In the iPad version of Word immersive reader does not have (or I can’t find) the Grammar Options. I can get to the online editor in the Safari browser only by viewing the files in Onedrive, checking the radio button beside the doc and using the vertical ellipses that appear to open a menu, choose open and then open in browser.
O365 seems to want me to open word files in the iPad app.
If I am in teams I don’t have the option to open word docs in the browser.
The Grammar options look very useful but on iPad hard to get to.
A workaround for me is to screenshot the text in teams or word. Open office lens, scan the image and then send to immersive reader.
I am sure there must be a more sensible way to do this. I’d like to find it out before I suggest the workaround to my class!
Nearly a year ago I posted Reading Self Assessment Workflows. I continued to have my pupils record themselves reading, self-assess and send to me. I think it is a valuable activity.
I’ve simplified the workflow slightly when Apple started including Voice Memos on iPads. It is not as interesting app as BossJock jr, but that is an advantage. It does one thing well. I think I prefer apps that do that and can connect to others as opposed to more complex apps.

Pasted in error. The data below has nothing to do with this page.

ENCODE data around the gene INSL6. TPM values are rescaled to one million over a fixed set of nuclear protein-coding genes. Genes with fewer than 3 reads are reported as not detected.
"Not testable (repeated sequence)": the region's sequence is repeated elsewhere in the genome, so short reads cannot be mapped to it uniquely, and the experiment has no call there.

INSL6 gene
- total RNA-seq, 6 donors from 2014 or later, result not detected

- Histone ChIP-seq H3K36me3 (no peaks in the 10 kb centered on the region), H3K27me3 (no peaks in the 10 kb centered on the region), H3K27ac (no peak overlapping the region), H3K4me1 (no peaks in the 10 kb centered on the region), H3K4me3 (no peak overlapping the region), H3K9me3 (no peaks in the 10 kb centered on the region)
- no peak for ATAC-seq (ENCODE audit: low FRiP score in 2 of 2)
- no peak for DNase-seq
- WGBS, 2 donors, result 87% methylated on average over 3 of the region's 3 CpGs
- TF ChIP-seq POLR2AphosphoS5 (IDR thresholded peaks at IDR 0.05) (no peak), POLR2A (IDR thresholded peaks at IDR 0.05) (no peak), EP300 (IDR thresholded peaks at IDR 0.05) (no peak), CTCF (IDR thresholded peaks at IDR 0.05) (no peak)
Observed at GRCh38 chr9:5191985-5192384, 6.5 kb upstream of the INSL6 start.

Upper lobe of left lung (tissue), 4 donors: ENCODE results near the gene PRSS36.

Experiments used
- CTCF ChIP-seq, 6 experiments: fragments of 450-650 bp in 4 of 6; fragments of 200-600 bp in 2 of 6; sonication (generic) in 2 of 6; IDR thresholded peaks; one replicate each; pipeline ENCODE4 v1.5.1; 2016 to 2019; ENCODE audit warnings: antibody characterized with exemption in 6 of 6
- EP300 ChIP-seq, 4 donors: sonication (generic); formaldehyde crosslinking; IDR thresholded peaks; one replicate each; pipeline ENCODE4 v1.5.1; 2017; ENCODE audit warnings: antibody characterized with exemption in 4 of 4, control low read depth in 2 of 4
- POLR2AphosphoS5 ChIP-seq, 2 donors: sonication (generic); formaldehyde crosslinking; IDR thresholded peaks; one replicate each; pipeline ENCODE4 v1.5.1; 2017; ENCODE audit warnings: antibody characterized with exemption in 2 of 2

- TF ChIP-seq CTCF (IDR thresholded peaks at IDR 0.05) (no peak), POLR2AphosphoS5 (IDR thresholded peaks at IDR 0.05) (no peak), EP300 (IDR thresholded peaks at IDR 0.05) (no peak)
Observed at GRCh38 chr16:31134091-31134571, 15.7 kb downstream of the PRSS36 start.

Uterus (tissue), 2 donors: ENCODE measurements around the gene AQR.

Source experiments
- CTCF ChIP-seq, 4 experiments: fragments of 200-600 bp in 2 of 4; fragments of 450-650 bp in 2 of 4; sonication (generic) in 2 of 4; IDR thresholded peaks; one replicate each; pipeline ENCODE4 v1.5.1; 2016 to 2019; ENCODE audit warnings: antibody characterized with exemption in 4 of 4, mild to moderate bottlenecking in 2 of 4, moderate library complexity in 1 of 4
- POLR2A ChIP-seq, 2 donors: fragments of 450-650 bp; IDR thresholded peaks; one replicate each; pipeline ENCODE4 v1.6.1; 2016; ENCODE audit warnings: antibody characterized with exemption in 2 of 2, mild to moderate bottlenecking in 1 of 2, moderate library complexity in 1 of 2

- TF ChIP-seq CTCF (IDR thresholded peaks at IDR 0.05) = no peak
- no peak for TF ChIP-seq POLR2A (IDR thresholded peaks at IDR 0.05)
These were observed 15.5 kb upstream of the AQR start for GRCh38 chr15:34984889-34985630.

This is the workflow for pupils:
Record reading in Voice Memos. Change the title from the location to what is read and pupil’s name.
Share to Notes, voice memo is embedded in a note.
Listen to recording, write self assessment in Note. (I have prompt cards to help). I ask the pupils to name and date the note.
Airdrop note to teacher iPad, choosing Classroom rather than user. This is auto accepted and waits in the Classroom app for me to pick up.
As I’ve mentioned before we use Apple Notes a lot in our class. If the class are writing, unless there is a need for formatting or layout, I often ask the pupils just to stick to notes.
Notes are easily AirDropped to me when I need to collect work and both pupils and myself can organise them in a fairly simple manner.
Occasionally I want to print the pupils work. Notes, reasonably enough, only lets you to print one note at a time. I wondered if there was AppleScript that would help. I found Export Apple Notes via AppleScript which exported a folder of notes to a new TextEdit document. I altered it to:
Allow you to choose a folder from Notes.
Export to an html file on disk.
Provided page breaks so that the notes would each print on their own page.